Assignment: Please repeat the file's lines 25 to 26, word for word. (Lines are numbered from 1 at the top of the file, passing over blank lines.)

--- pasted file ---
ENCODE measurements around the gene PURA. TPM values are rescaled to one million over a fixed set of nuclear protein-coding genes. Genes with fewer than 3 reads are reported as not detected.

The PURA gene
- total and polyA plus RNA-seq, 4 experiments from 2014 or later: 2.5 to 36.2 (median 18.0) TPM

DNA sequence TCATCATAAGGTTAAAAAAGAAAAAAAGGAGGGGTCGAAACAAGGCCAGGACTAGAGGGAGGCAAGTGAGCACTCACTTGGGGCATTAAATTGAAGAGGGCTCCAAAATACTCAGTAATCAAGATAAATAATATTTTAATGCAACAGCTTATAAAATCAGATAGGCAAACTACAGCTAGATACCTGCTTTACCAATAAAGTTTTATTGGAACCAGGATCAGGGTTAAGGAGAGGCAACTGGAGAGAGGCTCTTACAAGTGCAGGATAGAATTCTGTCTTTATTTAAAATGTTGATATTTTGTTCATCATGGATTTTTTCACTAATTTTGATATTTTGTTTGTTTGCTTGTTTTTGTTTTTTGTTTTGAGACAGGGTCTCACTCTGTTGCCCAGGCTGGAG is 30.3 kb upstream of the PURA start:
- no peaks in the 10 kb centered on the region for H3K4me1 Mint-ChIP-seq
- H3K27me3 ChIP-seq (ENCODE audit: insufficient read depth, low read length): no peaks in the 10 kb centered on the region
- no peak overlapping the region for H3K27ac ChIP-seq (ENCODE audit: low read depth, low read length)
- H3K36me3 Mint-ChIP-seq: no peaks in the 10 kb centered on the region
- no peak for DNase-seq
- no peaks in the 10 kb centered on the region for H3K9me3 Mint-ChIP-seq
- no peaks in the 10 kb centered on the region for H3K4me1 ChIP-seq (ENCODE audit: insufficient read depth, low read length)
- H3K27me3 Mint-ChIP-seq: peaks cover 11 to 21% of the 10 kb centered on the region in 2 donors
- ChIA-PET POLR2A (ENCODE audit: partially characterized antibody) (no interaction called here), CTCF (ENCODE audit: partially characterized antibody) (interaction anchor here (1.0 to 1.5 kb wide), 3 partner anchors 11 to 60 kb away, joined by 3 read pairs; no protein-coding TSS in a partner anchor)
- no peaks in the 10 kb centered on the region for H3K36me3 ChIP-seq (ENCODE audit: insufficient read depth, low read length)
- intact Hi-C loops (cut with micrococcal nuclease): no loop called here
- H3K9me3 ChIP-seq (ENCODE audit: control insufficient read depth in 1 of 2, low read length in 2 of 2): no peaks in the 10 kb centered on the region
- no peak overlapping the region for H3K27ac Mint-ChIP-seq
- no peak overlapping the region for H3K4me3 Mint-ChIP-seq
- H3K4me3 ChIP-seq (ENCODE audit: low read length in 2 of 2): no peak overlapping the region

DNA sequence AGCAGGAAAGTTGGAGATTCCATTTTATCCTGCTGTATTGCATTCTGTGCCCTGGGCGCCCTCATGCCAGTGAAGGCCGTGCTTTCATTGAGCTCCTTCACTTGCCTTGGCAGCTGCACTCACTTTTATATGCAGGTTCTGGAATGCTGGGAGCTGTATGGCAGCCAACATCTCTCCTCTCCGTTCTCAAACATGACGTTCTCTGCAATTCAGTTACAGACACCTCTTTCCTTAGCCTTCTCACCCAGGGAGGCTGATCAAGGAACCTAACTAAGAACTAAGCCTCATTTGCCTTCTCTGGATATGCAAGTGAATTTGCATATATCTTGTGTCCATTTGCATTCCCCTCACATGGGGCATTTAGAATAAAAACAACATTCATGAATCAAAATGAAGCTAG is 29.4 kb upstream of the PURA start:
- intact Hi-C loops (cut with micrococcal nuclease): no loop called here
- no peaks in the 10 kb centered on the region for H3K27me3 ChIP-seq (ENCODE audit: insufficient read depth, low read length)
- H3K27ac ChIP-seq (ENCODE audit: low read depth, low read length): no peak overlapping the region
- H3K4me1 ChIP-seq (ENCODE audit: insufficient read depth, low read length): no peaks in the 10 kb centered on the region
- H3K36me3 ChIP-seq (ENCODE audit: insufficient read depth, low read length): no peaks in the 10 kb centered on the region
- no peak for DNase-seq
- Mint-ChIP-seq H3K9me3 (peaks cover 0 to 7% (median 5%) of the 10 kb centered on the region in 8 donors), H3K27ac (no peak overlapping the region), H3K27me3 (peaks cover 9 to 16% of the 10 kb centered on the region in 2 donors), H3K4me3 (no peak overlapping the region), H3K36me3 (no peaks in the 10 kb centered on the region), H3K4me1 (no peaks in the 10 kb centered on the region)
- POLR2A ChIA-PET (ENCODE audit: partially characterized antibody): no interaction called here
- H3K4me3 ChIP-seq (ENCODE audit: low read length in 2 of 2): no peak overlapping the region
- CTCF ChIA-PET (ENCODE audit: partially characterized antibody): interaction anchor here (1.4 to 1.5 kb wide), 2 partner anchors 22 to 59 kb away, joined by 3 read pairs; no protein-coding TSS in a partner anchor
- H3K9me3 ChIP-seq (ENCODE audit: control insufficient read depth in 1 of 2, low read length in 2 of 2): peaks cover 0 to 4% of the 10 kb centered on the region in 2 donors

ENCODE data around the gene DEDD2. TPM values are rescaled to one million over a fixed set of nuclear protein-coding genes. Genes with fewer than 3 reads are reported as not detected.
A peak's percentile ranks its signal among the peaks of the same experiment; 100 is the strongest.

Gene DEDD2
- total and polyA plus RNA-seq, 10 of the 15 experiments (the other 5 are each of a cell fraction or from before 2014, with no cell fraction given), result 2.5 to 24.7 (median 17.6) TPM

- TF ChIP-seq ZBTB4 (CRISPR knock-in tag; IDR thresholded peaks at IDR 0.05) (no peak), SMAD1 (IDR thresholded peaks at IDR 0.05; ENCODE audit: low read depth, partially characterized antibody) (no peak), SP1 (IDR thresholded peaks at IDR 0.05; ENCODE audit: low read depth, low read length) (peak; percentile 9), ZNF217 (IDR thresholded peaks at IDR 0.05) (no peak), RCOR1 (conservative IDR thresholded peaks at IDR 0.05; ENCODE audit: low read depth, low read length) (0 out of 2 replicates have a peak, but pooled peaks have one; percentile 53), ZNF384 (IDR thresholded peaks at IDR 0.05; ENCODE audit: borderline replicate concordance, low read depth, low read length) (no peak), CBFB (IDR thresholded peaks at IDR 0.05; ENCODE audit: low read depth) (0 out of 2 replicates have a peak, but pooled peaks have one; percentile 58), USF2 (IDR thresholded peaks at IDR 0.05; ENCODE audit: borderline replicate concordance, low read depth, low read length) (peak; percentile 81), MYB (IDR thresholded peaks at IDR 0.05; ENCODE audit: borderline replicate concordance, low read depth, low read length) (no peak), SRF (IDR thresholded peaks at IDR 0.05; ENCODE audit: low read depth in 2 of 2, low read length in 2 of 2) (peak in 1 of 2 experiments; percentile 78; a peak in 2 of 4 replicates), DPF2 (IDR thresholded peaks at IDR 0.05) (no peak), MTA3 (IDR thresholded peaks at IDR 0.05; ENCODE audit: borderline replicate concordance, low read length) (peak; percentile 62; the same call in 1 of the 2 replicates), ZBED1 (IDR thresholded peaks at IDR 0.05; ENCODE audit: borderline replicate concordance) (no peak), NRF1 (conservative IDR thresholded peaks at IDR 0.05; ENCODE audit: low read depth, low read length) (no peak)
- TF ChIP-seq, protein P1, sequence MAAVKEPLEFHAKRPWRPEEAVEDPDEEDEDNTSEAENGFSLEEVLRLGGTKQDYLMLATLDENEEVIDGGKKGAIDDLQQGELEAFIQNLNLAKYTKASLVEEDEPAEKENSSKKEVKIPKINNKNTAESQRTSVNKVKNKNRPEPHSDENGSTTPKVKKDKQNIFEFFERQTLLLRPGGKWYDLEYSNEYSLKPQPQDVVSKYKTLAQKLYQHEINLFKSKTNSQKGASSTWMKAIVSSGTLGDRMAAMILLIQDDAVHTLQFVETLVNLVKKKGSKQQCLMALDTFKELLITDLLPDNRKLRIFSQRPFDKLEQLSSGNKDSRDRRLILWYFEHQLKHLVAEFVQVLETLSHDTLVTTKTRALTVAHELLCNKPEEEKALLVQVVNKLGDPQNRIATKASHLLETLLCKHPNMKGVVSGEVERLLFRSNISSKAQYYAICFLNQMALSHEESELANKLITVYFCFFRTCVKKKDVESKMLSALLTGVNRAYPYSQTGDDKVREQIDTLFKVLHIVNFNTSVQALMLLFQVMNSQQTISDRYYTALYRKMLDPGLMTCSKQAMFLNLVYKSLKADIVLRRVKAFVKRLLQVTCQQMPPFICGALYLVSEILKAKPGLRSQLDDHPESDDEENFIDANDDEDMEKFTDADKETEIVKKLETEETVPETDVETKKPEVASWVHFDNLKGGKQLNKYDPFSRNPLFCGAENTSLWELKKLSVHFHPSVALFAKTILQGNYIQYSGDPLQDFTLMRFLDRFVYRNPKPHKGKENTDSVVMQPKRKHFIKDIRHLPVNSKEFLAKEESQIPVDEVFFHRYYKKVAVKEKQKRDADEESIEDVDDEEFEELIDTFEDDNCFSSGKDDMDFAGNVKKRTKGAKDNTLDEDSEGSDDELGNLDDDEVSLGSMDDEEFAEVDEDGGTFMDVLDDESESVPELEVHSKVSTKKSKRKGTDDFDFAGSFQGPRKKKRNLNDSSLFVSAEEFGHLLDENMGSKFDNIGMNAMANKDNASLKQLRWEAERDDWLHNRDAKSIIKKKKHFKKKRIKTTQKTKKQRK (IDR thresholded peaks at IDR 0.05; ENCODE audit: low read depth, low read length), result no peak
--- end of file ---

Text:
- H3K36me3 ChIP-seq (ENCODE audit: insufficient read depth, low read length): no peaks in the 10 kb centered on the region
- no peak for DNase-seq